The Collegian
Tuesday, November 29, 2022

Here’s what you need to know about the relocation of the owl

<p>Owl seen on the way to campus on Towana Road. Photo Courtesy of Nellie Bradley. &nbsp;</p>

Owl seen on the way to campus on Towana Road. Photo Courtesy of Nellie Bradley.  

A month after a capture-and-release trap set by the United State Department of Agriculture was tampered with, the owl that has attacked over 20 community members has still not been caught.

Since the start of the fall semester, there has been an increase in owl attacks across the University of Richmond’s campus. Campus and community members alike have reported their experiences with the owl, typically attacking early in the morning or after dusk. 



Before the owl was released by a person tampering with a capture-and-release trap, the USDA was running two traps, said Chad Forehand, a staff wildlife biologist with the USDA.

“The [trap] the animal was released from was damaged,” Forehand said. “Two pins were removed from the cage in a place where the animal could not access.”

The trap currently being used on campus is called a Swedish-Goshawk trap; it is one of the more common life capture traps used to capture owls and raptors, Forehand said. These traps can range anywhere from $600 to $900, Forehand said. 

A Swedish-Goshawk trap has an “A” frame made of metal or wood with chicken wire around it, with springs that pull the doors closed, according to the USDA website. 

When an owl drops down onto the perch located in the trap, the springs will close the doors, safely trapping the owl inside, Forehand said.

“The trap uses live bait,” Forehand said. “In the bottom of the trap is a live pigeon the owl is unable to get to.”

The capture could now take longer than the first time as the captured owl might be a little trap-shy, Forehand said.

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Forehand is currently working with manufacturers to get the right parts to fix the trap that was tampered with as the USDA is now only working with one trap, he said. 

It is a federal and state offense to tamper with a federal trap, Forehand said. Virginia law 4VAC15-40-160 states that it is unlawful to willfully molest, damage or remove any trap, or any lawfully caught bird or animal in said trap, or in any way disturb traps or snares legally set by another person. 

“We are working with [the University of Richmond Police Department], and they are handling the person who tampered with the trap,” Sunni Brown, director of media and public relations, wrote in an email to the Collegian.

URPD did not respond to The Collegian’s request to comment on the investigation nor is the investigation on the crime log. 

“We could not identify the individual who illegally tampered with the trap,” Brown said.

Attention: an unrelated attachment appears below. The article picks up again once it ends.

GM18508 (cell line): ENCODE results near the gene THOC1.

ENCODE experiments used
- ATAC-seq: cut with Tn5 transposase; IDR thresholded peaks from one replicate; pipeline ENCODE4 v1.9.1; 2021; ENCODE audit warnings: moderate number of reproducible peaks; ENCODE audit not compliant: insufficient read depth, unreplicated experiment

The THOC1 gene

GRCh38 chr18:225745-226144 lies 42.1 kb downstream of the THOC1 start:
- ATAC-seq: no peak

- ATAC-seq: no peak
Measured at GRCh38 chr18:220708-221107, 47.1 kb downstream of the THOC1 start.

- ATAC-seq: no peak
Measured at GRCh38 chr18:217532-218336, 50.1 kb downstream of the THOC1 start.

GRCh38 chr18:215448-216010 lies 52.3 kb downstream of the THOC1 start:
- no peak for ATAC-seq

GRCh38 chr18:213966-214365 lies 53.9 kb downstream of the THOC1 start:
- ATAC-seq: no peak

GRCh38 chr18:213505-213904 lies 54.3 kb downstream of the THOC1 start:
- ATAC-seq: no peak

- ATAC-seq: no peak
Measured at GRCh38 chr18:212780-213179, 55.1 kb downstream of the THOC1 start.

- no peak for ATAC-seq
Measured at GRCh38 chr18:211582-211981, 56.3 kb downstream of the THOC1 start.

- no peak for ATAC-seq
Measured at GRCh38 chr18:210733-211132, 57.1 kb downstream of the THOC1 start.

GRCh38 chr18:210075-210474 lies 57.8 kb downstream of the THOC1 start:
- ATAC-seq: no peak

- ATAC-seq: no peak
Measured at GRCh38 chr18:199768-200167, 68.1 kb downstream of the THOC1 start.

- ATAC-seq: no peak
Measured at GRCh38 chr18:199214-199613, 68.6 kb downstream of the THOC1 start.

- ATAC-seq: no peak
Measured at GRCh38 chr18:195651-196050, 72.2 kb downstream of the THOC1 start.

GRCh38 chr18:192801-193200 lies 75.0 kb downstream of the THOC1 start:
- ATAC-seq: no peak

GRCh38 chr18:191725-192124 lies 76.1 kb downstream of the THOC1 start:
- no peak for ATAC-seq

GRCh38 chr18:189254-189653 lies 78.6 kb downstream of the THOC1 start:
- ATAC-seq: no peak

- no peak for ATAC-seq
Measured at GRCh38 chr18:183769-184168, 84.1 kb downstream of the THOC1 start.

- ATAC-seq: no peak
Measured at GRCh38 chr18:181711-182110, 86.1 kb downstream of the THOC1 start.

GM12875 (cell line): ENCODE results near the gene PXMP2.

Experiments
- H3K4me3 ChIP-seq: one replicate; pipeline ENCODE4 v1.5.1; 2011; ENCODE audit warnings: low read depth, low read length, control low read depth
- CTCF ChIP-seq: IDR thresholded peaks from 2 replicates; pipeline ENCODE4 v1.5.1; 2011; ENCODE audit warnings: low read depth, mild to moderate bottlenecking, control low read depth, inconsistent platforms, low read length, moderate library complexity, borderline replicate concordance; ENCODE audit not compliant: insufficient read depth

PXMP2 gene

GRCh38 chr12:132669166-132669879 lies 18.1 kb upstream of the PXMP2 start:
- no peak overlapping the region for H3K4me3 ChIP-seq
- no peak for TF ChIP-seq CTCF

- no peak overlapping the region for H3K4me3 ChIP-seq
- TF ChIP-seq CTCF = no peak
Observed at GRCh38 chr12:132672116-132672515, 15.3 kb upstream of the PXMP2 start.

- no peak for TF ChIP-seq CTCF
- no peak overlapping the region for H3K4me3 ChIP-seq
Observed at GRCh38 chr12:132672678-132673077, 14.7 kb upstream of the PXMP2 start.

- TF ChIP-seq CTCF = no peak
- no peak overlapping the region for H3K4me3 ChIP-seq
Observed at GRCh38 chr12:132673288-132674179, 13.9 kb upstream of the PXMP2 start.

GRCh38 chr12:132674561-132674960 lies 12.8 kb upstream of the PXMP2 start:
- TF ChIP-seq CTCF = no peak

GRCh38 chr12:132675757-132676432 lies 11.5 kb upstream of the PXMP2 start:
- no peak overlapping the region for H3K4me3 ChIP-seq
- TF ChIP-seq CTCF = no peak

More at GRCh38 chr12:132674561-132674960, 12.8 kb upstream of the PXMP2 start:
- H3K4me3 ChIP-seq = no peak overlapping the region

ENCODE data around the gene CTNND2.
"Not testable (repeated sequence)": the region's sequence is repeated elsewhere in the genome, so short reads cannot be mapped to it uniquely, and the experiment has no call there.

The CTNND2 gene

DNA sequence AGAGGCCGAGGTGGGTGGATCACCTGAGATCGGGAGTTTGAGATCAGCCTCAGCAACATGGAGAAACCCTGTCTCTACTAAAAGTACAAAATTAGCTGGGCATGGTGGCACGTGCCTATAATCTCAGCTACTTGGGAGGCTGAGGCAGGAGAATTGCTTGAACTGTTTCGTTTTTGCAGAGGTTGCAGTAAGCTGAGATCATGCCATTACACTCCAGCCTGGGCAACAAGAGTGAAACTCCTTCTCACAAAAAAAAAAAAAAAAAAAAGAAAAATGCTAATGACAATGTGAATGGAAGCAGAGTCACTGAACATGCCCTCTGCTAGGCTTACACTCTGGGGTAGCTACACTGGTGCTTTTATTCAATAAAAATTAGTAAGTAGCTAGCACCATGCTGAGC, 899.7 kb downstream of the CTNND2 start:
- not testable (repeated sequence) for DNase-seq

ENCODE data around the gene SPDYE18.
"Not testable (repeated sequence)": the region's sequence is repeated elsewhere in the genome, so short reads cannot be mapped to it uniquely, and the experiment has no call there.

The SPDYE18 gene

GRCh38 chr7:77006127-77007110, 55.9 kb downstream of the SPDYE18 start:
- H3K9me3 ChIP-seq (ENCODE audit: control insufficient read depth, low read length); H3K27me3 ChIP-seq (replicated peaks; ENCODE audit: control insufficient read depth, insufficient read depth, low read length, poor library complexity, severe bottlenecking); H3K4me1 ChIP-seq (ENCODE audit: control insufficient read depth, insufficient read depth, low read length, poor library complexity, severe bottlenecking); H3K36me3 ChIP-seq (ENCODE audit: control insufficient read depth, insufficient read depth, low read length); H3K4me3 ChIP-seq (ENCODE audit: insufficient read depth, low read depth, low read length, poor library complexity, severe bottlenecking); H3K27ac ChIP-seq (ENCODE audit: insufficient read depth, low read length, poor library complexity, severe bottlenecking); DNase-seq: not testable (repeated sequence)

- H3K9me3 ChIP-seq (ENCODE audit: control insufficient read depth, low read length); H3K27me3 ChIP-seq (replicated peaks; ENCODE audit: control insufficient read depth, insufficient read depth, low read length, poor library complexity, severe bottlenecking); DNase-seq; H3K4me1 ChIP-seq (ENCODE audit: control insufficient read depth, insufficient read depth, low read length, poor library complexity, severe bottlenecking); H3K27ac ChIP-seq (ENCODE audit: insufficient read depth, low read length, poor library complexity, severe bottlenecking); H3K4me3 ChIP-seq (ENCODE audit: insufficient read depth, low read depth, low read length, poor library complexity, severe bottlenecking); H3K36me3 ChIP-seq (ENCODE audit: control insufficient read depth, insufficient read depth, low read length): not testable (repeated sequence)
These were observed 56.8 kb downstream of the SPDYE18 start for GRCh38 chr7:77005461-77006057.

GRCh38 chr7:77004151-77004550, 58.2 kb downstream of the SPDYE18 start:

After the owl is caught in the trap, the USDA will move it at least 30 miles west as animals that are relocated at that distance are less likely to return, Forehand said. 

“We’ll release it somewhere remote or rural, so it doesn’t mess with people,” Forehand said.

The University of Richmond is working with wildlife experts to figure out how to best protect the community and safely relocate the bird, Brown said. 

“What we’re doing is coming at night and putting the trap out,” Forehand said. “We then come get it in the morning to make sure we don’t trap other raptors.”

Senior Nolan Sykes, one of the students who has been attacked by an owl, said he was fine with UR relocating the owl. 

“My thinking is that at the very least, that if it’s still attacking people, it’s a liability,” Sykes said.

Senior Ilana Lavine said she was attacked the morning of Oct. 19. 

“It’s talon grabbed my ponytail and poke my head,” Lavine said. “It drew blood.”

Lavine went to the emergency room later that day because of the pounding headache that started after she was attacked. 

“They’re monitoring me for minor concussions,” Lavine said, “That owl is ruthless.”

Forehand hopes that with how aggressive the owl is, they are able to catch it quickly. 

It is possible it is the same owl that has been attacking students on campus, but there is no way of confirming or denying for certain, Forehand said. 

Forehand hopes there is only one owl and that once the USDA catches it, the attacks will stop, he said. 

“All wild animals are their own individual animal,” Forehand said. “This owl could have been born late and could be protecting its nest.”

However, Forehand said it was a little late in the year for that behavior to still be going on.

Chemistry professor Michael Leopold, who has been attacked twice, said: “If you want the owl to live, please leave it in the trap so it gets a better home!”

Contact news writer Amy Jablonski at amy.jablonski@richmond.edu

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